What Could 3D Printing Mean for the Supply Chain?

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As much as I’d love to be able to deny it, the truth is that I’m a closet “Treky”. For me, it was the Captain Picard and  “The Next Generation”. One thing about the Star Trek franchise was that they actually did a pretty good job of predicting the future. I remember thinking at the time that if there was one  piece of fictional technology that I would like to become reality it was the replicator. But at the time, and even as recently as a couple of years ago, that didn’t seem like a possibility. But as with other aspects of the show, it looks like they may have predicted the future correctly again. While I may not be requesting a sandwich from my home replicator any time soon, 3D (3 Dimensional) printing has turned an idea that was completely fictional into an achievable reality. And with the recent announcement from Staples that they will start rolling out 3D printing services at their stores, that reality is becoming even more attainable. (See my colleague, Trevor Miles' post on this same topic last year) 3D printing was originally conceived as a way to more easily and quickly produce prototypes. One could argue that the technology is an evolution of the well-known ink-jet printer. With ink-jet printers, a very small stream of ink is sprayed onto paper to produce a printout. 3D printers operate in a similar manner, however instead of ink, they spray a small amount of basic materials such as plastics, ceramics, or metal  one layer at a time, over and over again to eventually produce the end product.  A detailed CAD (computer aided design) file is all that is needed to provide the printer with the instructions needed to produce the product. This technology clearly has the potential to completely revolutionize the manufacturing industry, and thus the supply chain industry.

With that in mind, I inevitably have to  replace my “Treky” hat with my “Product Manager” hat and start thinking about what effect this new reality will have on the classic supply chain. 3D printing has the potential to completely change (notice I said change, not replace) the model we know (and love?) today. So change is inevitable, the question that we need to answer is how will it change? One thing is for sure, the supply chain isn’t going away. As usual, it will likely just get more complicated.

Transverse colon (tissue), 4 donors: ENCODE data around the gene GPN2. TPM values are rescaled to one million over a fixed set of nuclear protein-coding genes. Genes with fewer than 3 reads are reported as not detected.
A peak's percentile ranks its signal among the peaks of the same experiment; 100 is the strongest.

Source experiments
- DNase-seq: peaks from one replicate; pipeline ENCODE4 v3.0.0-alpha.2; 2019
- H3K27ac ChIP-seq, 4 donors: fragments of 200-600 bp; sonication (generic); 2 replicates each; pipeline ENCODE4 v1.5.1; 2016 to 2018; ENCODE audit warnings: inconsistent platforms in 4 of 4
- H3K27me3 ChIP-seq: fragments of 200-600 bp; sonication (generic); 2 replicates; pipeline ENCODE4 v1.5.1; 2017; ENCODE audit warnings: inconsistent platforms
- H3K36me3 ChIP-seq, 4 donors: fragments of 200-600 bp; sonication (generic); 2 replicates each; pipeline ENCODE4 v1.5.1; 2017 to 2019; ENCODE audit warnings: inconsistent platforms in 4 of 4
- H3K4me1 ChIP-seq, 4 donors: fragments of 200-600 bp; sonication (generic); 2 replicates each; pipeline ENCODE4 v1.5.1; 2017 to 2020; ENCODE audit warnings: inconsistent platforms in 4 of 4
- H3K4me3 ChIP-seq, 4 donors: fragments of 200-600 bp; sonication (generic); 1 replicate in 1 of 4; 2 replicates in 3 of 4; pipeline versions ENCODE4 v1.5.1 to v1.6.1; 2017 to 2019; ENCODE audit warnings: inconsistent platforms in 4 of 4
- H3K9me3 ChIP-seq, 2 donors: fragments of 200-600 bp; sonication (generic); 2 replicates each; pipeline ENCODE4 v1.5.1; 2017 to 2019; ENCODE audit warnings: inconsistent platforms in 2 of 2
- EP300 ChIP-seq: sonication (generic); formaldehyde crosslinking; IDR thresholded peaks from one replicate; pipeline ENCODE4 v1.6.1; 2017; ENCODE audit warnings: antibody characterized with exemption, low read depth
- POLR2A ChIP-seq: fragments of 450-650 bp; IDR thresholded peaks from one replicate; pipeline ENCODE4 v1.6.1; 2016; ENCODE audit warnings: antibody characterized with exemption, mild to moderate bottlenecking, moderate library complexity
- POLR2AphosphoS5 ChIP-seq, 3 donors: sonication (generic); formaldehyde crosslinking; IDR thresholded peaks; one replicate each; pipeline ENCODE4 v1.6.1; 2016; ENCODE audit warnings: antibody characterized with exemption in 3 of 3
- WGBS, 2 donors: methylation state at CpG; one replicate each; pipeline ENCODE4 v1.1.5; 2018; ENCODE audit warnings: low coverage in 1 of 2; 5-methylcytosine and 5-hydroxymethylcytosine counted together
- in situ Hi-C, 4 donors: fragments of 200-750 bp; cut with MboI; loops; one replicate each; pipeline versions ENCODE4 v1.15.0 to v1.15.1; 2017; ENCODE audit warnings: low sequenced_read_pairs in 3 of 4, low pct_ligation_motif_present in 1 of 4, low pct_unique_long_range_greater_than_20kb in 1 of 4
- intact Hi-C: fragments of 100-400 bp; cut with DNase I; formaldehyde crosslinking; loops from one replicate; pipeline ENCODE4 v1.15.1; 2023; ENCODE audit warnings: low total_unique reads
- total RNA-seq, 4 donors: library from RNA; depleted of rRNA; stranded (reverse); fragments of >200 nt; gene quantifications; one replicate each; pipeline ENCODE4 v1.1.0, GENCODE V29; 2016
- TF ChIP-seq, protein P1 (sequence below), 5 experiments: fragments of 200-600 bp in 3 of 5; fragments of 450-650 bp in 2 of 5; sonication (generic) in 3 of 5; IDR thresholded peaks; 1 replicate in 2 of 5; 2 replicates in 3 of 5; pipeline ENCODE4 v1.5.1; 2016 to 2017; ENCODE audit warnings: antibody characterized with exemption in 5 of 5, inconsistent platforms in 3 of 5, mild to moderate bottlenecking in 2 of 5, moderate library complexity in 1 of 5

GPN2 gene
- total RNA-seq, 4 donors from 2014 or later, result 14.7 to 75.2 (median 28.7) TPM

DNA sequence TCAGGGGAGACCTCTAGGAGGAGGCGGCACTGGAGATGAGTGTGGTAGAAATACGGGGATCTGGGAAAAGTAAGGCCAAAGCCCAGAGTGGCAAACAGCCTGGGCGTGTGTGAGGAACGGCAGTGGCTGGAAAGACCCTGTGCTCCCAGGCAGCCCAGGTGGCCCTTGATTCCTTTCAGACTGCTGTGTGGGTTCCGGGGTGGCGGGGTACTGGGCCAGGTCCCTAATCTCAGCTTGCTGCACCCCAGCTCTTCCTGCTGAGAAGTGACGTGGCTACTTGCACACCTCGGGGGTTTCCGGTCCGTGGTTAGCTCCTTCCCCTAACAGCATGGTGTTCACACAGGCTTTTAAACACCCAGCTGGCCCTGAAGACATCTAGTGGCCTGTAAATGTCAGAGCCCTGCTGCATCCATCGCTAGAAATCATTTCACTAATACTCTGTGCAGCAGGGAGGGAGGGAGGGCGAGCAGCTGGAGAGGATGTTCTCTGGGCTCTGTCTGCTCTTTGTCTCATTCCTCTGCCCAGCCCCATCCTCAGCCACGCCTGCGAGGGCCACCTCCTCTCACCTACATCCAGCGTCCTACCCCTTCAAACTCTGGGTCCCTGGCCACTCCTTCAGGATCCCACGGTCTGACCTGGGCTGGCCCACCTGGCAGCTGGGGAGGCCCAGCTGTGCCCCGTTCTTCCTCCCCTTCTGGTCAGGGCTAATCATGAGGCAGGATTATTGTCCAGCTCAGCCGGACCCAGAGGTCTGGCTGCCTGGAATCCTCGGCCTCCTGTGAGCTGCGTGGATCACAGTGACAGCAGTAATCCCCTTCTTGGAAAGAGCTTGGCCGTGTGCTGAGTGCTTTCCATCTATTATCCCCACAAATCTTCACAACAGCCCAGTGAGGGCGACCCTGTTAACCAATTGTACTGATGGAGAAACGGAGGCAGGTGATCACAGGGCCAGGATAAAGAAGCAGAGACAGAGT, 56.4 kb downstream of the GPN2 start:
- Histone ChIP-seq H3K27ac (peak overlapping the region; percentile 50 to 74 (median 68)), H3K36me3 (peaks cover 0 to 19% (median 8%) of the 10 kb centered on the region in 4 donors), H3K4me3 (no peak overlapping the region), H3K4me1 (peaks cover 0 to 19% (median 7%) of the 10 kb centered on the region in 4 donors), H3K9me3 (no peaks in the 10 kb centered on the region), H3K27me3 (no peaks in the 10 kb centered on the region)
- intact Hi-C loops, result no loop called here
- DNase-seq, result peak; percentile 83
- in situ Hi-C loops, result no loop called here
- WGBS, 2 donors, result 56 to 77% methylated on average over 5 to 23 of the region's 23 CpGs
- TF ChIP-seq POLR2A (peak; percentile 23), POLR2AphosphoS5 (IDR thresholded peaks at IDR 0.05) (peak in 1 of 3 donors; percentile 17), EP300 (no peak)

Here are some of the areas that I propose will influence the supply chain as 3D printing becomes more and more mainstream, and I’m sure there are many more.

  • Local Manufacturing – More things will be made closer to their final destination. This will have definite impact on the logistics industry, and will change the way business try and schedule their operations.
  • Customizability – It will be easier, faster, and more efficient for companies to provide made-to-order products to their end users.
  • Distribution of raw materials – There will need to be a dramatic shift in the way raw materials are distributed since these printers will require raw materials in order to produce the final product.
  • New replacement parts model – Business will be able to provide replacement parts as required instead of trying to predict the need and manufacture the stock well in advance (as they do today)
  • Blurred boundaries within businesses – A closer integration of the various departments of an organization will be mandatory. A siloed manufacturing department will no longer allow for a competitive business.

My predictions may be right, or they may be wrong, but one thing I think all will agree on is that 3D printing will make the supply chain more complex and more difficult to manage. The companies that succeed through this transition will be the ones that adapt early and leverage the tools they need in order to manage this more complex supply chain. These tools will need to allow for tighter integration with all aspects of business from S&OP to Project Management to collaboration amongst suppliers and customers. Better visibility of the supply chain will be mandatory in order to understand how it is changing. But even more important will be the ability to analyze options and make proactive decisions based on the real data. The thought that someday I could be printing out my new pair of skis in the comfort of my own home is pretty amazing. If business embrace the transition and leverage the tools to manage this new supply chain reality, that day may be sooner then we think.    

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Kyle Ephraim
- June 03, 2013 at 1:03pm
Very interesting article! As a student at the University at Buffalo working on a Business Admin degree with a concentration in Supply Chain and Operations Management, as well as a minor in Environmental Studies, I am very intrigued by the concept of 3D printing as a way to help supply chains become more green. I can imagine the spare part supply process, at a minimum, will be impacted.

As a student I wonder, though -- how do you feel this technology will impact the Supply Chain / Logistics occupation? Seems like there is the potential for some significant changes in the future. I'm excited, but a little nervous!

Kyle Ephraim
Good read! | Kyle Ephraim
- June 07, 2013 at 6:12pm
[...] Good read! [...]
Andrew Bell
- June 14, 2013 at 3:21pm
I would agree, there is no doubt that this and other technological advancements will result in change to both the industry and those that work within it. I also agree that excitement is the right sentiment. These kinds of changes can result in great opportunities for those with new and innovative ways to help solve the problems that will no doubt arise.
Kyle Ephraim | Kyle Ephraim
- August 27, 2013 at 1:39pm
[...] Kyle Ephraim [...]

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